We document the tendency of coal-fueled electricity plants to locate on jurisdictional borders. We then develop a simple test to detect if the plants are strategically sited. Lastly, we use an atmospheric dispersion model to provide new descriptive statistics on the pervasiveness of the pollution transport problem.">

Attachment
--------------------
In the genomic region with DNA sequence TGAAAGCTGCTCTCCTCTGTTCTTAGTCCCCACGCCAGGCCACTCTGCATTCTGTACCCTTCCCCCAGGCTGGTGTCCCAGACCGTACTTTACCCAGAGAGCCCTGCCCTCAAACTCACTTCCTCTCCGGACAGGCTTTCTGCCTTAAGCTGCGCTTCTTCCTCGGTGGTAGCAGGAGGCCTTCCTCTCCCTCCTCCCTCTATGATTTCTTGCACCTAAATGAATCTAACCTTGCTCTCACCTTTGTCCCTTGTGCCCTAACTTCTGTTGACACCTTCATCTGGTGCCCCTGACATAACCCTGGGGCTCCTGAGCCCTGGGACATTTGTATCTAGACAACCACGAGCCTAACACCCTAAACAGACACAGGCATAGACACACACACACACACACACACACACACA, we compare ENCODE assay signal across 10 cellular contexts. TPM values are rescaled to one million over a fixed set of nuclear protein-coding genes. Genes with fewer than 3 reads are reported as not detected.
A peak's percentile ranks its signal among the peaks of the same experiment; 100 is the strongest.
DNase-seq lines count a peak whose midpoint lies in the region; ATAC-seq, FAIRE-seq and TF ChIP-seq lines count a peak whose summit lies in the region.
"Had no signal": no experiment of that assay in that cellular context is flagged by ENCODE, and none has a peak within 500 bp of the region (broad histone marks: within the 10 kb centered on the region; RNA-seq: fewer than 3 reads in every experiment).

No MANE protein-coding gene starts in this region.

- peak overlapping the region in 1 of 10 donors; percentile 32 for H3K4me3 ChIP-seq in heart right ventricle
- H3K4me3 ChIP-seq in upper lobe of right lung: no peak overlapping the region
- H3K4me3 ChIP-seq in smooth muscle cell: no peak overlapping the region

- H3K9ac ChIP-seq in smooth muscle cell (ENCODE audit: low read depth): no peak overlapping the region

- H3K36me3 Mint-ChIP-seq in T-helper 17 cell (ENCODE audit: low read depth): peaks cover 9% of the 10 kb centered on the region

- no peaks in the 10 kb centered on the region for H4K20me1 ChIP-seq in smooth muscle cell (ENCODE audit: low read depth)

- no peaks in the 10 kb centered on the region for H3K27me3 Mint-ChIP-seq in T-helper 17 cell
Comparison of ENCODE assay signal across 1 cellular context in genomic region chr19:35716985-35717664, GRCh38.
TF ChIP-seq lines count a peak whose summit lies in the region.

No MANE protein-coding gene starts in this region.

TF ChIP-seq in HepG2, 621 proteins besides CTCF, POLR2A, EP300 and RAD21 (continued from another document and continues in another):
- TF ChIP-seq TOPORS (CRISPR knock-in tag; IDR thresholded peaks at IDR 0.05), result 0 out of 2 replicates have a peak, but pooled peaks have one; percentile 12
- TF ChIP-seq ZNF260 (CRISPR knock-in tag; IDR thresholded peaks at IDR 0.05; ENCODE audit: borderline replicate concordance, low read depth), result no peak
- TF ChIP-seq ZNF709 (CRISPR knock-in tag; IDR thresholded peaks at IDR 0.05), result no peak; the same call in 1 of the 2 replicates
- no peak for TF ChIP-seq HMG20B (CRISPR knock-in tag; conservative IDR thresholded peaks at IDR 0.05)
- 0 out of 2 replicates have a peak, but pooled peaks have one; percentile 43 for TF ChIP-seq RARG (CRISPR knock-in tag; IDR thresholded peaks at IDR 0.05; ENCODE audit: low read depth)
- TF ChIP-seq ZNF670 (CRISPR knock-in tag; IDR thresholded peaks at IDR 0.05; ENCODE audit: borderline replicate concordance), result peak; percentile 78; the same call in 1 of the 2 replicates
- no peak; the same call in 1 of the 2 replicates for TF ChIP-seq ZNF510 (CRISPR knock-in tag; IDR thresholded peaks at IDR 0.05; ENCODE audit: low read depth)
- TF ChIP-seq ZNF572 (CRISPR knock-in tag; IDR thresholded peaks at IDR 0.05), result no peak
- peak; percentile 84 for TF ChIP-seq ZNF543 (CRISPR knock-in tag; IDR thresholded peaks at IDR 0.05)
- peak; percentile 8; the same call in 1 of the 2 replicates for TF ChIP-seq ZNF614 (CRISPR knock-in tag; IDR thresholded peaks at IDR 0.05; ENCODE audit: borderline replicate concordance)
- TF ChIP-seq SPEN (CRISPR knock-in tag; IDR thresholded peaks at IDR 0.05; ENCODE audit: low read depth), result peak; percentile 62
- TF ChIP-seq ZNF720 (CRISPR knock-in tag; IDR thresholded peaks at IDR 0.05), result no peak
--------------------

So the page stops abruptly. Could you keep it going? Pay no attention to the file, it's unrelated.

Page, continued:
US environmental policy cedes substantial authority to local governments/agencies—creating potentials for polluters to strategically export emissions. We identify such strategies among coal-fueled power plants. We document electricity generators locate near administrative borders. As water may influence borders/siting, we develop a simple, non-parametric test that demonstrates coal plants locate to reduce their downwind exposure. Natural-gas plants—facing lower regulatory pressure—do not exhibit this behavior. Using a state-of-the-art, particle-trajectory model, we illustrate coal pollution’s extreme mobility: within 6 hours, 50% of coal plants' emissions leave their source states—99% leave their counties. These strategic responses emphasize the importance of federal oversight and transport-focused regulation.